Social anxiety and communication about the self
The reciprocal relationship between social anxiety and the communication of information about the self is examined. Social anxiety appears to arise from people's concerns about the impressions others are forming of them. Specifically, it is proposed that social anxiety occurs when people are motivated to create a desired impression on audiences but doubt they will do so. High social anxiety, in turn, is associated with qualitative and quantitative changes in how people communicate. It is argued that the combination of an important goal (i.e. to create a desired impression) and low expectations of goal achievement produces negative affect, physical or psychological withdrawal from the situation, and self-preoccupation with one's limitations. These distracting concomitants of high social anxiety impede optimally effective self-monitoring and control. A protective self-presentational style, in which the focus is on avoiding blatant failures rather than achieving major successes, is engaged. The result is a lowered level of participation in interactions (e.g. initiating fewer conversations, talking less frequently), the avoidance of topics that might reveal one's ignorance (e.g. factual matters), minimal disclosure of information about the self, cautious self-descriptions that are less positive and less likely to assert unique qualities that draw attention to the self, and a passive yet pleasant interaction style that avoids disagreement (e.g. reflective listening, agreeing with others, smiling). © 1985, MULTILINGUAL MATTERS LTD. All rights reserved.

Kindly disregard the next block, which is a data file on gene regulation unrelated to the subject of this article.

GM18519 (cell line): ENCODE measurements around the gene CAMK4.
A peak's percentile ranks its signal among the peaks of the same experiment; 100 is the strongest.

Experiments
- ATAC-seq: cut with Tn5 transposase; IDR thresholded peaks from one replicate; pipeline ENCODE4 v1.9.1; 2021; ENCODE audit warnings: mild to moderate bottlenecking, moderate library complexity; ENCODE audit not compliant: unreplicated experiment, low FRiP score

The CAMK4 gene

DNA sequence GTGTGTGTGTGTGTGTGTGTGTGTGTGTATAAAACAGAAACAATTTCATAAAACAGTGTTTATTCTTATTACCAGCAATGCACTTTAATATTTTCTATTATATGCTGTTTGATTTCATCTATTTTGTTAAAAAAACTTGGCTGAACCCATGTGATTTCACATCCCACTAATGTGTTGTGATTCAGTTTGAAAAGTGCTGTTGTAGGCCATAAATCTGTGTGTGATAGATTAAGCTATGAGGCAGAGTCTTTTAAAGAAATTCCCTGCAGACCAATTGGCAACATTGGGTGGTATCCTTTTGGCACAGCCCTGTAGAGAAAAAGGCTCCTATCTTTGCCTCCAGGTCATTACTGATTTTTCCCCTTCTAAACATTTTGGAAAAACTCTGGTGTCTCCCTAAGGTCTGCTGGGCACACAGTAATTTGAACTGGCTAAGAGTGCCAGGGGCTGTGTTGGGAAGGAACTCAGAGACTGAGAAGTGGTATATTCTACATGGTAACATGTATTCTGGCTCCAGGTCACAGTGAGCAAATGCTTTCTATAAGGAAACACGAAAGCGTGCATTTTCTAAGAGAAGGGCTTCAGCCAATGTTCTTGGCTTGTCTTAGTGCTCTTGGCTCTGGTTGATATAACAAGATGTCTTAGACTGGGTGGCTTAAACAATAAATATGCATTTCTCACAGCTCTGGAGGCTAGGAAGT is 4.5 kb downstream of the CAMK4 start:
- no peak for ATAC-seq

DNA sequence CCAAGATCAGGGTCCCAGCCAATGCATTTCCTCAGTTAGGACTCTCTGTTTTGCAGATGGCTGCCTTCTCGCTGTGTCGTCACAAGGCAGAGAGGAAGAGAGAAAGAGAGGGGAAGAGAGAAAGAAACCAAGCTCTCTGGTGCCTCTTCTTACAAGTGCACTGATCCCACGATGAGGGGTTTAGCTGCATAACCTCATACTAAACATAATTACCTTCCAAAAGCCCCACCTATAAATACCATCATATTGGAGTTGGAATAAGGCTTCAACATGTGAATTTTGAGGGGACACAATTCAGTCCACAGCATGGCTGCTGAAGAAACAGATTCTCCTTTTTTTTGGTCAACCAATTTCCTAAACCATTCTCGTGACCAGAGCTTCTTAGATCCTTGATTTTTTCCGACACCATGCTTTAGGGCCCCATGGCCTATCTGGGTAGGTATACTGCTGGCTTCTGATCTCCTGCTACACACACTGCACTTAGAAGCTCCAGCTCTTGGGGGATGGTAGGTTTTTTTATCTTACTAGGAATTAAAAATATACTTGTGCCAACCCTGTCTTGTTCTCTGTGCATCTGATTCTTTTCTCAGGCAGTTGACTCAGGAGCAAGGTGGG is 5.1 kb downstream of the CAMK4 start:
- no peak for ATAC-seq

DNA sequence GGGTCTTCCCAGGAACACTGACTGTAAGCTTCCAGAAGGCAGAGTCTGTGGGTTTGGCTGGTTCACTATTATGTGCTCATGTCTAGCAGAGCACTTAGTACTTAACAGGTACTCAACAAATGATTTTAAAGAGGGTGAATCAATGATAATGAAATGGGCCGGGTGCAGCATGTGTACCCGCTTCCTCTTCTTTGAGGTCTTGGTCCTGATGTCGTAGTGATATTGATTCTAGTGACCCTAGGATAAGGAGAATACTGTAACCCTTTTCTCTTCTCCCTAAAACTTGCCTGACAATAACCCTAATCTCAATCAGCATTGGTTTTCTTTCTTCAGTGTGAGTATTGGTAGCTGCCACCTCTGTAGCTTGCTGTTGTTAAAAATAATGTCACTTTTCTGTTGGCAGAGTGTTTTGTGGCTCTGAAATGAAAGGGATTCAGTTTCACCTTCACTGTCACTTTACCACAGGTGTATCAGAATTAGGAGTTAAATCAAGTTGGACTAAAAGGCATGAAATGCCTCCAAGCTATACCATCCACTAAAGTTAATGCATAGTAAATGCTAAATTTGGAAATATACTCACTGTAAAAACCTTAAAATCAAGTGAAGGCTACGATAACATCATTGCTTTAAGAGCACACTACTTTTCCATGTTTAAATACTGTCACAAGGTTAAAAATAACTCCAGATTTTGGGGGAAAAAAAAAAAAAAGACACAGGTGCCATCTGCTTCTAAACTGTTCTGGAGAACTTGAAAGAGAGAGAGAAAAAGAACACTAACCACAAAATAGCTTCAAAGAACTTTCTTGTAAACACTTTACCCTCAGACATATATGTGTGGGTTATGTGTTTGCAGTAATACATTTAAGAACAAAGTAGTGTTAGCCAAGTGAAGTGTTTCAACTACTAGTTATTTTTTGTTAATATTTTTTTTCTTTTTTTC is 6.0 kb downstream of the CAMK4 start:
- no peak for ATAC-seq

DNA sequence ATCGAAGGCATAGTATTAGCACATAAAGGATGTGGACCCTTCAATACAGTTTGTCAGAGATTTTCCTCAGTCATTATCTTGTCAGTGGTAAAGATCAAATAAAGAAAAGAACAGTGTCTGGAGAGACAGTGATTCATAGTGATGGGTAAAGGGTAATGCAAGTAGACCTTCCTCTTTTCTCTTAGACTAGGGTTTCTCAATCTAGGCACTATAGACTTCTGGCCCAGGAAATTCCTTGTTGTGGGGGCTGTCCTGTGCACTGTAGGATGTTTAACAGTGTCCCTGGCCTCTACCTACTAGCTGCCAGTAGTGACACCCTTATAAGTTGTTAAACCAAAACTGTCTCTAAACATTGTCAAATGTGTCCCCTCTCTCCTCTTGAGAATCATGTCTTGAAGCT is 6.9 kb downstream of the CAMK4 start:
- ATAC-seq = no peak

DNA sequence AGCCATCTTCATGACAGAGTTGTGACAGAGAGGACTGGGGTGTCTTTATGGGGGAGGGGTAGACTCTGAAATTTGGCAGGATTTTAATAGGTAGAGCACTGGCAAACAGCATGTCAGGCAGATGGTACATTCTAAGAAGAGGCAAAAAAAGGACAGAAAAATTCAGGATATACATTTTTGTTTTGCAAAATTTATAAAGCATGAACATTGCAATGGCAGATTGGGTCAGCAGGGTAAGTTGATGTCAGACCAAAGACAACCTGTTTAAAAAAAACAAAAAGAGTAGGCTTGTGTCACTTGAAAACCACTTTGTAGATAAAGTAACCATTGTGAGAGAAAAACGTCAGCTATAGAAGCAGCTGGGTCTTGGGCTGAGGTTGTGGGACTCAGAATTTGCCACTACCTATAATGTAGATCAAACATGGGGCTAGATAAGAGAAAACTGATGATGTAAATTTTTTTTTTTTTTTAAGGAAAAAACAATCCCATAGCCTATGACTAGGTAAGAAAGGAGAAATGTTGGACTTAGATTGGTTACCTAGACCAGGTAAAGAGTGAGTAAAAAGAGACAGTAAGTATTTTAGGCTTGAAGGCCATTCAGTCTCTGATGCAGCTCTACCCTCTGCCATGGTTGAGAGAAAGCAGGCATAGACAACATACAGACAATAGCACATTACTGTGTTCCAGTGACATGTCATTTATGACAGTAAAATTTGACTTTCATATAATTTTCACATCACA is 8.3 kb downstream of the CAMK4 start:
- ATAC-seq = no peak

Volume / Issue
Start / End Page
Electronic International Standard Serial Number (EISSN)
International Standard Serial Number (ISSN)
Digital Object Identifier (DOI)